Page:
Since Hitchens died, nobody. And what would be the point? The scribblers most popular on the left are by definition clownish dolts, because leftism is clownish doltism writ large. Life is too short. I don't need to read closely-argued essays on why Stalin was right, how the next Five Year Plan will succeed, or proof that Halliburton and the Rosicrucians are controlling the world. If I want to read precise scholasticism in the defence of absurdity, I can read the online ravings of folks who skipped their Haldol dose today. They are legion.

The columnists worth reading "on the left" are those that are in the process of waking up, so they're pretty much on the rapid wane and their influence evaporating. As they unwrap the layers of folly and delusion, you can learn much about how those layers went on. That's one reason Hitch was good -- he took you along as he figured it out. Roger Simon ought to be good that way, but he's too interested in show business, which I find unbearably dull.

Bob R said...

@somefeller - What Nordingler is lamenting is the fact that many liberals feel that because some conservative has made some comment that is objectively racist, all arguments by all conservatives can be dismissed as racist. This is common tool of your favorite liberal authors. It has the intellectual content of tailgunner Joe accusing all liberals of being communists. (After all, some liberals were communists, so...)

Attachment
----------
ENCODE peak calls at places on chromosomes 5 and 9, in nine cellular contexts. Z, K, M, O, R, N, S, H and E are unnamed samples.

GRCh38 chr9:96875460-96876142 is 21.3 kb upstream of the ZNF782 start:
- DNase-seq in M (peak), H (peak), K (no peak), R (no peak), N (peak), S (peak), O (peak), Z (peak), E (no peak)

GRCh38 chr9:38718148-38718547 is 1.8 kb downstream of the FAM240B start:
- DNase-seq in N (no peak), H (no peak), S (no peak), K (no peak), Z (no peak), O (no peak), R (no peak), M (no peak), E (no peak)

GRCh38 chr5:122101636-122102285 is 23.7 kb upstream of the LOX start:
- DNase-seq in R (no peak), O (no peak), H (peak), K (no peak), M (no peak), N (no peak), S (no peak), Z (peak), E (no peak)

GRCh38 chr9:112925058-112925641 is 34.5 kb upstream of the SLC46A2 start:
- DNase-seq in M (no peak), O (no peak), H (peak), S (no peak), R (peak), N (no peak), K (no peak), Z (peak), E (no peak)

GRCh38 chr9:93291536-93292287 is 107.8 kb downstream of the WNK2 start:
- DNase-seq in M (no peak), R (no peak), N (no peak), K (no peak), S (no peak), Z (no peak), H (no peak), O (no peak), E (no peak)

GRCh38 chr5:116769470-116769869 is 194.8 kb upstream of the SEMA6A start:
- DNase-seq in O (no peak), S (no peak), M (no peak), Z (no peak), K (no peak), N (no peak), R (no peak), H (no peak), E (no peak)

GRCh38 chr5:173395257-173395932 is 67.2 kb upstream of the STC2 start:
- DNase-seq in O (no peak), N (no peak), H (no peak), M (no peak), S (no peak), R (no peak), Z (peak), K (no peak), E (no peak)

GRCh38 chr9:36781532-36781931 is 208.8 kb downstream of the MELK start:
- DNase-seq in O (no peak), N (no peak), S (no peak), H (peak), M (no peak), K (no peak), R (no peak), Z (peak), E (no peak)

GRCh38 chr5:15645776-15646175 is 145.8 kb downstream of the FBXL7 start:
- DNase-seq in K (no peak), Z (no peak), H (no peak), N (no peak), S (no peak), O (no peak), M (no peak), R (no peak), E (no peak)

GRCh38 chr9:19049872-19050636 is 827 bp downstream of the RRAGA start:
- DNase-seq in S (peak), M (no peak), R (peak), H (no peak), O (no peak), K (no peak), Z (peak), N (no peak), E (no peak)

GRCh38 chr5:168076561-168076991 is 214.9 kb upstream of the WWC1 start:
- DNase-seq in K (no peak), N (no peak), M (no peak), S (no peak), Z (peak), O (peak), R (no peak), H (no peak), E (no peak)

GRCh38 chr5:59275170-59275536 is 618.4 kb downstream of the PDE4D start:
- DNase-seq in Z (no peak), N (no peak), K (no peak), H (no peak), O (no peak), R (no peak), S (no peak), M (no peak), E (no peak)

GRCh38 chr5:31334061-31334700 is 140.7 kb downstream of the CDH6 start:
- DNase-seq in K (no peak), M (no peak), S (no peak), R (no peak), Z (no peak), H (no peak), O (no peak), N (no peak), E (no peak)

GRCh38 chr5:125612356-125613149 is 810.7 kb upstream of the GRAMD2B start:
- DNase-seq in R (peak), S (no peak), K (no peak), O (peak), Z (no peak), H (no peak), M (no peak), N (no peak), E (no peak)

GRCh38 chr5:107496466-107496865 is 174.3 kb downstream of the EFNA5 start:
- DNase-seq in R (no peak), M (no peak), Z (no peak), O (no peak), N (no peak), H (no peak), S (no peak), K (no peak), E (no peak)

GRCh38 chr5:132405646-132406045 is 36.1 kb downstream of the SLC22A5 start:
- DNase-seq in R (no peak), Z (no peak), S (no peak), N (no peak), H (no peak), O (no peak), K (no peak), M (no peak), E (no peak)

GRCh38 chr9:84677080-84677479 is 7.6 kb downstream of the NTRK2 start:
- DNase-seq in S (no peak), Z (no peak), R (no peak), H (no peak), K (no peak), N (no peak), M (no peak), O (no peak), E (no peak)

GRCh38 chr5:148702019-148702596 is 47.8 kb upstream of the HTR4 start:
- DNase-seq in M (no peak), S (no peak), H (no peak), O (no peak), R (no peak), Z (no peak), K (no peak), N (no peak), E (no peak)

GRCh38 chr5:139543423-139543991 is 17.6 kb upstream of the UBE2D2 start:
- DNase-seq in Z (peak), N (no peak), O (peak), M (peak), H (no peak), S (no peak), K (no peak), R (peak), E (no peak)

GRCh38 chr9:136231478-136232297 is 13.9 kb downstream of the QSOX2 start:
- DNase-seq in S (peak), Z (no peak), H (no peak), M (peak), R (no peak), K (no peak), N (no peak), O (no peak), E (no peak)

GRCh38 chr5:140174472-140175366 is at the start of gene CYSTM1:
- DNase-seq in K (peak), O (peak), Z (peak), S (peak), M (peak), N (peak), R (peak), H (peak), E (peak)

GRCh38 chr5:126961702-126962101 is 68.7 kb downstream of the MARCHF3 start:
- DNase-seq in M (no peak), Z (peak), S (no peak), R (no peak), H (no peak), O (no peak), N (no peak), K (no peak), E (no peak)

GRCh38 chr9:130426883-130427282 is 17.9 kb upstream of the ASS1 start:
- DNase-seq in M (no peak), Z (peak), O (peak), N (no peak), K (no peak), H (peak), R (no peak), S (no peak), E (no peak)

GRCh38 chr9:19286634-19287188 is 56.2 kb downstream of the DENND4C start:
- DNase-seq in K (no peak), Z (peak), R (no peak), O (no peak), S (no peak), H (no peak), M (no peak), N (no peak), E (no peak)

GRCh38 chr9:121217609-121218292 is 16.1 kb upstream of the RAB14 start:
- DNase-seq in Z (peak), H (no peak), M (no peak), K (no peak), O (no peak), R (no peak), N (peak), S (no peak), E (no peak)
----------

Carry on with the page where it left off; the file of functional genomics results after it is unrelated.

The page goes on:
Saint Croix said...

Stanley Crouch. I love this guy. His latest column is a great example. You read him and it seems to be a typical stupid attack on Republicans. Then he has "failure of vision" and "Barack Obama" in the same sentence, and you're like, wait a minute. And then he's applauding charter schools and talking about the need to attack the teacher's union.

I guess all the liberals I like to read are actually moderates, although that term is so squishy I hate to use it. What they really are, it seems to me, are independent thinkers.

If everything a liberal says is disagreeable to me, no way can I read them. But if they say things that are agreeable and disagreeable, that is often the most fun and provocative reading I can do.

mtrobertsattorney said...

Not exactly reading, but for comic relief, you can't beat Chris Matthews. Stupidity, spittle, lisp, logical fallacies, and an electric leg all rolled into a single babbling buffoon.

William said...